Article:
FWC News Release
Contact: Lee Schlesinger, (850) 487-0554
The Florida Fish and Wildlife Conservation Commission on Thursday proposed several amendments to management rules for Florida’s lobster fishery. Commissioners also considered a wide range of other lobster management issues that will require further review.
Proposed rule changes would extend a moratorium on reducing traps in the lobster fishery for an additional year, allow two commercial lobster license holders to fish on the same vessel, reduce the time trap certificates can remain unused, and protect egg-bearing females of all lobster species in Florida state waters.
The FWC has been conducting a comprehensive evaluation of the biological, economic and social issues regarding Florida’s lobster fishery since 2004. The Commission considered recommendations made by an advisory board of lobster stakeholders and comments from the public at numerous public workshops and online surveys as part of its analysis of the lobster fishery.
Management of Florida’s lobster fishery is complex. The fishery is composed of several user groups, including commercial trappers and divers, bully netters and recreational harvesters. Key management issues include the number of traps used in the fishery, season length, the commercial dive fishery, license fees, allocation of the fishery among user groups, the special two-day sport season, and other related matters.
The Commission is addressing some of these issues with its proposed rule changes. However, other lobster management considerations are expected to take more time to develop and may require legislative action.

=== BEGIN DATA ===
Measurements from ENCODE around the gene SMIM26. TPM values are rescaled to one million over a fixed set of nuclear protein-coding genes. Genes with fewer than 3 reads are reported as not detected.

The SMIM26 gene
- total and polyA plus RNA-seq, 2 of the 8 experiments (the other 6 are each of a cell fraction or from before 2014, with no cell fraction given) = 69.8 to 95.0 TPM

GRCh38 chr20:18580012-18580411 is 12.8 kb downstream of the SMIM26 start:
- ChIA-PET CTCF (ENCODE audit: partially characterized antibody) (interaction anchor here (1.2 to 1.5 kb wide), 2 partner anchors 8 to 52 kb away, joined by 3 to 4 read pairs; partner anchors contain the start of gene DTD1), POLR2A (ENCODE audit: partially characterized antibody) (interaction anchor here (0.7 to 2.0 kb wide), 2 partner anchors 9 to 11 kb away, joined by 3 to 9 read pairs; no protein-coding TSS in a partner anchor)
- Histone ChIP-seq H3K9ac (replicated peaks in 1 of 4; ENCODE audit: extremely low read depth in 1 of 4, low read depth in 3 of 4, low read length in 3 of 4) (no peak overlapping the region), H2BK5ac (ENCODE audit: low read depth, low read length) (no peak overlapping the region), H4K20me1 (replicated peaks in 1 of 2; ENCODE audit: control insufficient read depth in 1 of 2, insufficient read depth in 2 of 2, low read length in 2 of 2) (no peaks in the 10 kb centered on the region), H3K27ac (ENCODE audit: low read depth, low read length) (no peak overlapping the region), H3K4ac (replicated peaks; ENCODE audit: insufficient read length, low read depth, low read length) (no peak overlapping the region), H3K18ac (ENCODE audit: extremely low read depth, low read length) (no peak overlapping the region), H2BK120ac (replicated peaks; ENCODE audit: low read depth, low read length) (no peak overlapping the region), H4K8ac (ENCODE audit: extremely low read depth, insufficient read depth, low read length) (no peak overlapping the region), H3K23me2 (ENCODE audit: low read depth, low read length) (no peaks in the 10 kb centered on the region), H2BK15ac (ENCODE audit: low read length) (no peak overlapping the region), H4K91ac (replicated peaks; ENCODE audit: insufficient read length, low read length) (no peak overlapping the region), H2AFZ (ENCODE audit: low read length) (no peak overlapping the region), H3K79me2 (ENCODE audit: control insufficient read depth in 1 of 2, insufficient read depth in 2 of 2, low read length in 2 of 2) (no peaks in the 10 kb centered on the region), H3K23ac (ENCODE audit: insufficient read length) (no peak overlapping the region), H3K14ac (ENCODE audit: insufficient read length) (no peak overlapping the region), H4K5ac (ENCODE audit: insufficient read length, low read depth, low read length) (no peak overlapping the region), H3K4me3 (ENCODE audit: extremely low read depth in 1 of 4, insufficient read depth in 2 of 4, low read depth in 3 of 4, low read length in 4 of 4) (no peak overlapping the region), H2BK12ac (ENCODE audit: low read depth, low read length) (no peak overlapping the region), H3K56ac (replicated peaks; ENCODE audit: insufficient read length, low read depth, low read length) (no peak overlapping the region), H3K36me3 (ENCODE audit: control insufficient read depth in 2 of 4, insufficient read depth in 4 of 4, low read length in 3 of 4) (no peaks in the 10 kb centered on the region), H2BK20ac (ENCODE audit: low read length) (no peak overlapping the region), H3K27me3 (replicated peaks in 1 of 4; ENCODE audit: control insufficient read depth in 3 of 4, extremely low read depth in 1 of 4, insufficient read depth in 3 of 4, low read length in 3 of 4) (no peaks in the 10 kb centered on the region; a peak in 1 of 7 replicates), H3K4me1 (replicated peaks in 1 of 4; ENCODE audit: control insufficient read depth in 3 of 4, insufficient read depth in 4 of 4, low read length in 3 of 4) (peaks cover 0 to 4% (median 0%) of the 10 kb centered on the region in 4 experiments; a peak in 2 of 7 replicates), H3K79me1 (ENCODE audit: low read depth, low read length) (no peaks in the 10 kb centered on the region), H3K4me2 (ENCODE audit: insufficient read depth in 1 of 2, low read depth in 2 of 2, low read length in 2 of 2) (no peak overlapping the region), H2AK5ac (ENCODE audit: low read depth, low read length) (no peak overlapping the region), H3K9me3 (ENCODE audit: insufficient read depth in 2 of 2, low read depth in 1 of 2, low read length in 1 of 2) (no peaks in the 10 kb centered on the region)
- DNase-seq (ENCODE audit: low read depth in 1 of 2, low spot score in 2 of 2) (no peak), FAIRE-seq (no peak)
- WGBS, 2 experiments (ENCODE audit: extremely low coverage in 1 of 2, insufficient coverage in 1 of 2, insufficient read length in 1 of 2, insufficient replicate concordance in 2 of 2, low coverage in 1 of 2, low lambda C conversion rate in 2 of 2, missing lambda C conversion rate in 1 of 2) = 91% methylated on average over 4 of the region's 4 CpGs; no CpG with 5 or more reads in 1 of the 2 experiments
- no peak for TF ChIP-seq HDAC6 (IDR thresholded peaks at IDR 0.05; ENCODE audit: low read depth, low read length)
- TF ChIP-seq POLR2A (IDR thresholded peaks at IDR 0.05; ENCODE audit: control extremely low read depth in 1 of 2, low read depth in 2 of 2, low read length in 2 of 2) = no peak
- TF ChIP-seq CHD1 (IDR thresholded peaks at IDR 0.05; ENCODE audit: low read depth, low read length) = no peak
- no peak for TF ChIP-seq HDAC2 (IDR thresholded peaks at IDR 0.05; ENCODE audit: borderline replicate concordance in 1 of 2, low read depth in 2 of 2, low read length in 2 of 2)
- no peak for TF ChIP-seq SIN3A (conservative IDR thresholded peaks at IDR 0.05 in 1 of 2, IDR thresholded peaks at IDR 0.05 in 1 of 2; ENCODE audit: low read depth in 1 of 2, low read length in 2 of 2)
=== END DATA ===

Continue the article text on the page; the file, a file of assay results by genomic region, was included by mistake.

Rules proposed by the Commission include extending the current moratorium on reducing the number of traps in the lobster fishery until July 1, 2009. This will give the FWC time to work with lobster user groups to resolve concerns regarding trap reduction.
Another proposed rule would allow two different spiny lobster endorsement holders to pull traps from the same vessel. This would help make it easier for new license holders who don’t own a vessel yet to work their traps.
Other proposed rules would revert trap certificates not paid for, back to the FWC after two years instead of three and prohibit the harvest of any egg-bearing females of all lobster species, which will help ensure the health of the marine ecosystem.
A final public hearing on these proposed rule changes will be held during the Commission’s April meeting in Tallahassee.
The Commission will continue to review other lobster issues such as the management of the commercial lobster dive fishery, including transferability of commercial dive certificates and display of commercial endorsement numbers on fishing and diving gear.
The Commission also will continue to review several recommendations from its lobster advisory board and the public. These recommendations include removing a trap certificate surcharge, creating a government-funded certificate buyback program, increasing the $2 recreational lobster permit fee, creating a new permit for the special two-day sport season in Monroe County and increasing penalties for harvesting lobsters from illegal artificial habitats.
If the Commission decides to take action on these issues, legislation also will be needed but probably won’t occur before 2009.